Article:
The Hidden Costs of Aging in Place: What You Need to Know

Posted by Presbyterian Homes on Feb 6, 2019 11:25:33 AM

Senior couple looking overwelmed looking at a checklist and computer screen.

If you’re like many older adults, you might balk at the idea of leaving your home to move to an independent or assisted living community. You might say things like:

  • “Living at home as a senior is so much more convenient and inexpensive.”

  • “My health is perfectly fine. I don’t need to move.”

  • “I’ve lived in this home so long, I couldn’t imagine moving somewhere else.”

While all these feelings are completely normal, have you considered all the facts — and hidden costs — that go along with aging in place? Make an informed plan for your future with help from the following suggestions.

Consider the Costs of Aging in Place

If you own your own home, aging in place may seem like a “free” option — you aren’t paying for room and board, after all.

However, as we age, it’s often necessary to look into adjustments that make daily life easier. Take a quick look at some common estimated costs you may not have expected:

  • Monthly home security fees: $40 & up

  • Smart home technology installation: $99 to $1,500

  • Grab bars (2 installed): $250

  • Door widening: $800 to $1,200

  • Ramps and/or lifts: $2,500 to $20,000

  • Stair glide: $3,000 to $12,000

  • Bathroom renovations: $3,500 to $35,000

  • Ceiling lift: $5,000 to $12,000

  • Accessible master suite addition: $3,500 - $100,000

Other Questions to Ask About Aging in Place

Keep in mind that these costs don’t include what you may pay for a home health aide (upward of $125 an hour) and housekeeper, transportation to appointments, and more.

You’ll also need to ask yourself the following questions:

  1. How long will these home modifications allow you to remain safely in your current house?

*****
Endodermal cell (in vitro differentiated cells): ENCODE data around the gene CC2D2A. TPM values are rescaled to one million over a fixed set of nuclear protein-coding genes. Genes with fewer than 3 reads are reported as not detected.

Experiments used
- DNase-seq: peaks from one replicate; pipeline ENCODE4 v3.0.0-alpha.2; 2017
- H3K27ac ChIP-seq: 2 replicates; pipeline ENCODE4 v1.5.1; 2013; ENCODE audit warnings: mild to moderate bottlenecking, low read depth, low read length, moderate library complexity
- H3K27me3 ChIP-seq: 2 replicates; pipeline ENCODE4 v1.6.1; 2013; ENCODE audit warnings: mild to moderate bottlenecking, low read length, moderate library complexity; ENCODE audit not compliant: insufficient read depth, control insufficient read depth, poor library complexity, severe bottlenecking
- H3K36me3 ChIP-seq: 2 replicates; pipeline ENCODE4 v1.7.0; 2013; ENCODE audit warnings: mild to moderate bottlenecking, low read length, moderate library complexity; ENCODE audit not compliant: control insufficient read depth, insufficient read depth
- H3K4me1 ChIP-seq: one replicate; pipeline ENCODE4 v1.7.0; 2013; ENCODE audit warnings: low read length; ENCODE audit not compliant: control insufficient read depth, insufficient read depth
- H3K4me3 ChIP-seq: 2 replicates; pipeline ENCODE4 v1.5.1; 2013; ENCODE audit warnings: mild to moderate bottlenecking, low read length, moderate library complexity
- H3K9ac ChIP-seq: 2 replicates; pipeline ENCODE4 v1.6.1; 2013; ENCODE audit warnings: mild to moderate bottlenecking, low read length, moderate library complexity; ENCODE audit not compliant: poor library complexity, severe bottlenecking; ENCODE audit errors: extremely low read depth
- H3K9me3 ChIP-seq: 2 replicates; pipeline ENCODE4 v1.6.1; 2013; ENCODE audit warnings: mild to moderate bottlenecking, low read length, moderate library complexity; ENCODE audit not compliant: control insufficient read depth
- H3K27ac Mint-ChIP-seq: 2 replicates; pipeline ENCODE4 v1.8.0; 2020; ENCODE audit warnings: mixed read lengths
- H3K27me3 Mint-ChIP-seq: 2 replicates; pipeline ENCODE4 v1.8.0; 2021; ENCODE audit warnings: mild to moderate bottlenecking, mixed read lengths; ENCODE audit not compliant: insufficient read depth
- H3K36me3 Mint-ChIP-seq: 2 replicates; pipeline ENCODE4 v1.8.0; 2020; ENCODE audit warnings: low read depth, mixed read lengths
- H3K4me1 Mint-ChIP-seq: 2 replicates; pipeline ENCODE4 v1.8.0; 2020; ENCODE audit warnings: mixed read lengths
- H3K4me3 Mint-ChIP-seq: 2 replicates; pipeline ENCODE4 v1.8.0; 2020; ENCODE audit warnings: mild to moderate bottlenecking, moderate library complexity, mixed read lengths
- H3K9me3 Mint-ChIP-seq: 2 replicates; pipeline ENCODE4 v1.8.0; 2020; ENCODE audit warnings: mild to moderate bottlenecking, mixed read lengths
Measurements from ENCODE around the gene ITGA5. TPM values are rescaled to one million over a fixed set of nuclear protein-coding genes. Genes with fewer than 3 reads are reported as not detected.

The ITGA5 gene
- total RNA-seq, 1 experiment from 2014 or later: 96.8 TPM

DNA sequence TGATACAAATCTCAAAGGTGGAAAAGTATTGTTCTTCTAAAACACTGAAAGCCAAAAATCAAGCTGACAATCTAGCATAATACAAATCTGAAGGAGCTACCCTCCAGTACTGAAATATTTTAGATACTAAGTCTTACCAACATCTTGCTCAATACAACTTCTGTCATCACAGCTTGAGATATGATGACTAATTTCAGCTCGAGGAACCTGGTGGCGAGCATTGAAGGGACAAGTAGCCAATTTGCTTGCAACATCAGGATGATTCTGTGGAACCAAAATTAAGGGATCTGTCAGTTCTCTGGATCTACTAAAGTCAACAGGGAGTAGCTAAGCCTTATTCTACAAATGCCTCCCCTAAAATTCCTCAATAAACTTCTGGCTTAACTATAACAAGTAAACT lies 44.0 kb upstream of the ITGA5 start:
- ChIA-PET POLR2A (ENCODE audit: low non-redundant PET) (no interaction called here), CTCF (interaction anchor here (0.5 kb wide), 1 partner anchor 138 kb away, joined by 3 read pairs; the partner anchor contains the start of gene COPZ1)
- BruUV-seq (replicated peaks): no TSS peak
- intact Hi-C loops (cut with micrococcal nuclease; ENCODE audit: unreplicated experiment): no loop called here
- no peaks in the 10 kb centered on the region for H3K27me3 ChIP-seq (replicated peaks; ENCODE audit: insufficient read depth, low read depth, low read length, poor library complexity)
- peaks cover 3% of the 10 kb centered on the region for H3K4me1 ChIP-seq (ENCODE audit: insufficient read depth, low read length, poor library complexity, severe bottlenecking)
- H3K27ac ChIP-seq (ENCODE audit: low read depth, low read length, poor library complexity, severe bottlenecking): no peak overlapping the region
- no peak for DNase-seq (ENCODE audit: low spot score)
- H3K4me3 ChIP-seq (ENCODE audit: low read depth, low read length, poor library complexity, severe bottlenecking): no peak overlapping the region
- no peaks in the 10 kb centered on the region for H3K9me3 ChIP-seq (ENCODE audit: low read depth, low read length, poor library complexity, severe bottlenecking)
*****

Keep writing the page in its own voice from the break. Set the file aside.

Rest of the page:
2. Is this a viable short-term answer, or do you expect this plan to work for years to come?

  3. If you expect a family member to care for you, can they (and their spouse or children) handle the physical, financial, and emotional consequences of caregiving?

  4. How financially feasible is the cost of paying for in-home care when compared with moving to a senior living community?

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Caring for Your Health as You Age

If you decide to stay at home, what will you do if you or your spouse become ill or need more consistent medical attention?

This question isn’t meant to be uncomfortable, but to spark a long-term planning mindset. Staying in your home or turning your care over to a family member might seem like the easier solution, but the reality is, you might not be able to stay in those situations if your health worsens.

The key benefit of moving to an independent or assisted living community is that you’ll be making your own choice now, on your terms — not later, when you or a family member might need to act in a crisis.

What Can Independent and Assisted Living Offer Me?

One alternative to aging in place is a move to an independent or assisted living community. You might be unsure about the differences between independent and assisted living. And oftentimes, they’re offered on the same campus. Here’s what you should know:

  • Independent living is for seniors who don’t need help with daily activities, medications, or health care needs, but who want to enjoy maintenance-free living and amenities geared toward them.

  • Assisted living is for seniors who need a little help with some of the activities of daily living, like preparing meals or getting dressed, but who are otherwise independent. They’re free to plan their own days and get the help they need when they need it.

Increasingly, many independent and assisted living communities offer a continuing care model. From the time you move in, you can rest assured you can remain at the community and have all your health needs cared for, no matter how they progress.

In addition to a continuum of care and a host of convenient amenities, you’ll also find increased opportunities for socialization. This is one of the many wellness benefits of a senior living community. There are plenty of opportunities to socialize and enjoy the company of fellow residents, which can help seniors improve their mental health by avoiding the negative effects of loneliness.

Continuing Care at Presbyterian Homes Communities

Presbyterian Homes has been a premier name in senior living in the Chicago area for more than 100 years. Our continuing care community model offers upscale independent and assisted living, with memory care, rehabilitation, and skilled nursing available as you need it.

Get your free guide to costs at each of our four North Shore communities to learn more about Presbyterian Homes.

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Topics: Future Planning